When the QM plan is approved by DLA, the TRB can begin the building of the qualification boards. Regardless of when the boards and/or test vehicles are fabricated, they are built using the new QM documentation. 
The time required for this step is 20–60 days.
Step 4: Self-Audit Process
The audit phase of MIL-PRF-31032 consists of a self-validation audit (per the checklist as defined in your QM documentation).
Self-validation is the manufacturer’s means of determining compliance with MIL-PRF-31032 and the QM program. This self-validation process is exactly the same as the self-audits of ISO-9000/AS9100.
The time required for this step is 1–2 weeks.
Step 5: Pre-Validation Submittal 
Once the self-validation is complete, it’s time to prepare the pre-validation submission for DLA. The pre-validation package consists of the QM plan, the self-validation audit and corrective actions, and the qualification test plan and results. These three items are necessary to obtain a validation audit from DLA. 
The time required for this step is 1–5 days.
Step 6: DLA Validation Audit
The qualifying activity (DLA) will review the pre-validation submission for compliance with MIL-PRF-31032. DLA will schedule a validation audit once all of the pre-validation information is approved. This audit is a detailed review of your entire military management system (QM) and its potential effectivity. The audit report will identify all validation findings that do not meet MIL-PRF-31032.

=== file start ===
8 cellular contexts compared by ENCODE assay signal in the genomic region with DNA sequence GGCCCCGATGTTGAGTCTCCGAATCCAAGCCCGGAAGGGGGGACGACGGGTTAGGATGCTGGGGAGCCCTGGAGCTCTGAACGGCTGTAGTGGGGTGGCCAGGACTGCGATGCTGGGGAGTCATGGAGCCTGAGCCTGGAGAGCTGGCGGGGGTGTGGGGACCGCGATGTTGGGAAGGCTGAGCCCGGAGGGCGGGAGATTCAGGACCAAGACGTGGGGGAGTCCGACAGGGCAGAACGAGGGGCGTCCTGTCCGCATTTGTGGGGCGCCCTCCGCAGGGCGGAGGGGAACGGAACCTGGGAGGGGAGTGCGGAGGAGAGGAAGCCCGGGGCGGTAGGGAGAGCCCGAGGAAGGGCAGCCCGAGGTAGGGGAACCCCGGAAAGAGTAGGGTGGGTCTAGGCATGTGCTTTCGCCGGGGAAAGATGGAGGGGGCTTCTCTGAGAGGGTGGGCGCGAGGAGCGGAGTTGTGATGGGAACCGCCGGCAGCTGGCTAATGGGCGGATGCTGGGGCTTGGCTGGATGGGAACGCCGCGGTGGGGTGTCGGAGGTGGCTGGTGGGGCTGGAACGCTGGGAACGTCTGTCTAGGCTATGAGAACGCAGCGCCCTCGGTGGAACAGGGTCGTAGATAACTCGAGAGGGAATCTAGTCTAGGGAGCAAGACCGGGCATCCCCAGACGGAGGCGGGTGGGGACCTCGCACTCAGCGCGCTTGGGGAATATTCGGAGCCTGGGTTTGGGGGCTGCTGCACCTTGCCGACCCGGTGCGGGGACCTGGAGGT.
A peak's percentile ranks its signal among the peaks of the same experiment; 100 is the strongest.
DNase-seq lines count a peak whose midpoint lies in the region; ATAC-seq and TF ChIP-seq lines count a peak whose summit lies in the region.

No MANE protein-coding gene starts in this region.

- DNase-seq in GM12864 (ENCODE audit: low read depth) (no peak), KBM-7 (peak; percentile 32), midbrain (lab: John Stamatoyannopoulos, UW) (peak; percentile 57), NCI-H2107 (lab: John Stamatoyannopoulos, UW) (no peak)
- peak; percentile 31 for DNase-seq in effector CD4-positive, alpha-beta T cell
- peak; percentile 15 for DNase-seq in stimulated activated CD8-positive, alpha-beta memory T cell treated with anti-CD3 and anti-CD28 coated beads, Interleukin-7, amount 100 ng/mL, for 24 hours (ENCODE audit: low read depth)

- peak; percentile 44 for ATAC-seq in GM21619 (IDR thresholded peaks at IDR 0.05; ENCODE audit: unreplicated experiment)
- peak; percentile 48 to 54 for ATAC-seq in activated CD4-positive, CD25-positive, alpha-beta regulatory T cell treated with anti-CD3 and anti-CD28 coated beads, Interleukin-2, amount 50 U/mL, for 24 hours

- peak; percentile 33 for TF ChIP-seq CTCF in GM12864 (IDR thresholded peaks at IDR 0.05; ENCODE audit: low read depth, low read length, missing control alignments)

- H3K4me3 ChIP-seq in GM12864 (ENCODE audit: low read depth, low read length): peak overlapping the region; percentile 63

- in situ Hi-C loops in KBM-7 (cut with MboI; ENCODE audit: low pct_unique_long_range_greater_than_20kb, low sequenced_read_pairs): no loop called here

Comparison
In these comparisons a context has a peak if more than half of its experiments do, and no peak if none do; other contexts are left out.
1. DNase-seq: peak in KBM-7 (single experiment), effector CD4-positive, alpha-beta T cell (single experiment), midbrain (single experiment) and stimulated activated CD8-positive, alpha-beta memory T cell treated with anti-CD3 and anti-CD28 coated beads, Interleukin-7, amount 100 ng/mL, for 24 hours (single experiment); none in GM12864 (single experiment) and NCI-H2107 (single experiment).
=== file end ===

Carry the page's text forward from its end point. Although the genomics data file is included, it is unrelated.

The time required for this phase is a function of internal and DLA resources and can vary considerably. DLA’s validation audit depends on how much time has been allocated to audits and how many companies are ahead of your request. 
As a result, this phase can take from 2–7 months.
Step 7: Implementation and Certification
In this final phase, the TRB must respond with actions to all initial DLA validation findings. Any rejected corrective actions to audit findings will be communicated in writing to the attention of the TRB. TRB is responsible for closing each finding with DLA. 
Once all the corrective actions have been approved by the qualifying activity (DLA) and all the qualification fabrication data is accepted, a MIL-PRF-31032 certification will be issued. The certification letter from DLA will detail the approved technologies of your qualified manufacturers list (QML). 
This last phase will take 30–60 days, and adding the times of all the seven phases results in a range of 5–12 months to complete the certification.
Certification to MIL-PRF-31032 offers a wider range of the PWB military aerospace sector than just the parts built to IPC-6012. Certification, of course, does not come easy and requires some hard, dedicated work. However, as they always say, “No pain, no gain.” Life certainties are said to be only death and paying taxes, but the consistent revenue stream of future military aerospace electronics is a close third.
This column originally appeared in the July 2020 issue of PCB007 Magazine.



From the Hill: 7 Steps for MIL-PRF-31032 Certification